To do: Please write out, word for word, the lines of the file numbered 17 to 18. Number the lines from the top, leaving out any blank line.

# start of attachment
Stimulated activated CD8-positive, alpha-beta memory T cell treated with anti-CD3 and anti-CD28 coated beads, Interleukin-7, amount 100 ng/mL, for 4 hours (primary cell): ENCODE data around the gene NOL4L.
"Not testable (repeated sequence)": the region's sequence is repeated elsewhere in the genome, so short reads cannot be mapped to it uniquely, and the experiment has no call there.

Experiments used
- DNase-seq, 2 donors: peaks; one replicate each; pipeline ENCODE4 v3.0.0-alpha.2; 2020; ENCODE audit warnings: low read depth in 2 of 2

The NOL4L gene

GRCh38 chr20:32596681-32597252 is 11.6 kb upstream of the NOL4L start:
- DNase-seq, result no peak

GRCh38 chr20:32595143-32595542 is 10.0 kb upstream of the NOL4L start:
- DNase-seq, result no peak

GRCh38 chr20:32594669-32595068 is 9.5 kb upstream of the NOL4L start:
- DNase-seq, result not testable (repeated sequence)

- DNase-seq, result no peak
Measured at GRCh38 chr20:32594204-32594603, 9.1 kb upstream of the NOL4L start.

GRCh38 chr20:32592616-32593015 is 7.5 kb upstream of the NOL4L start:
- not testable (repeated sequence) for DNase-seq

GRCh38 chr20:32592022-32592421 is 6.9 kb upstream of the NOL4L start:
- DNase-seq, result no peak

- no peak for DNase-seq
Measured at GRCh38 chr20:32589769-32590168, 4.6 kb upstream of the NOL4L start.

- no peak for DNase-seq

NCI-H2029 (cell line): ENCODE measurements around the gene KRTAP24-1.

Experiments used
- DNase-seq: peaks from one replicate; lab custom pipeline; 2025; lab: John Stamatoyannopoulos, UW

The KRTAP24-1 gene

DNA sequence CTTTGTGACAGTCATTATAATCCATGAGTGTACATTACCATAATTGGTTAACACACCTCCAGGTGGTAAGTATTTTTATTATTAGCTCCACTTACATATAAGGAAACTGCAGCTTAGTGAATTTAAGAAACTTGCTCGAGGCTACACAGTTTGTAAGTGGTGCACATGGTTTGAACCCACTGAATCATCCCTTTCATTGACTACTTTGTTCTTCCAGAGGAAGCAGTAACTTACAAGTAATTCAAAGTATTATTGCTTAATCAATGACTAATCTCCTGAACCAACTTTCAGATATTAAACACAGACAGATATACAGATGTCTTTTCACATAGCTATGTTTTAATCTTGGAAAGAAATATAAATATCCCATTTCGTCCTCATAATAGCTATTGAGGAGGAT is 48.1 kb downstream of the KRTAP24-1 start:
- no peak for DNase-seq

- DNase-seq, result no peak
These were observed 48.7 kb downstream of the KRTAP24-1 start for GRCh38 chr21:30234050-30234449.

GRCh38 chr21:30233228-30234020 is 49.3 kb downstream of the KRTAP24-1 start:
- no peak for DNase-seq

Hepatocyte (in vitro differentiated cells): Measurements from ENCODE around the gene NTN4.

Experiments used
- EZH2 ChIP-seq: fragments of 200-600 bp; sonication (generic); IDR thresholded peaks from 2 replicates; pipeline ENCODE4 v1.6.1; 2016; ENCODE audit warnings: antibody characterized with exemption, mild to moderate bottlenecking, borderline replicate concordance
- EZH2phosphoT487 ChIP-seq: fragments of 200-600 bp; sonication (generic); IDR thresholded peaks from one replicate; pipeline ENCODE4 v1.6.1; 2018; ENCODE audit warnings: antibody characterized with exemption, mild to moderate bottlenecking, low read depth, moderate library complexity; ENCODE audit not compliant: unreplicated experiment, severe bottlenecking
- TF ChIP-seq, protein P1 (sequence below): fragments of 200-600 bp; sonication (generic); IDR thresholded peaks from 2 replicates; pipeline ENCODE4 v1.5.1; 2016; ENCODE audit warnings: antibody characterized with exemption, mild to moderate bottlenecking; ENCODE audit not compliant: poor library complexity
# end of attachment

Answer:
- DNase-seq, result no peak

- no peak for DNase-seq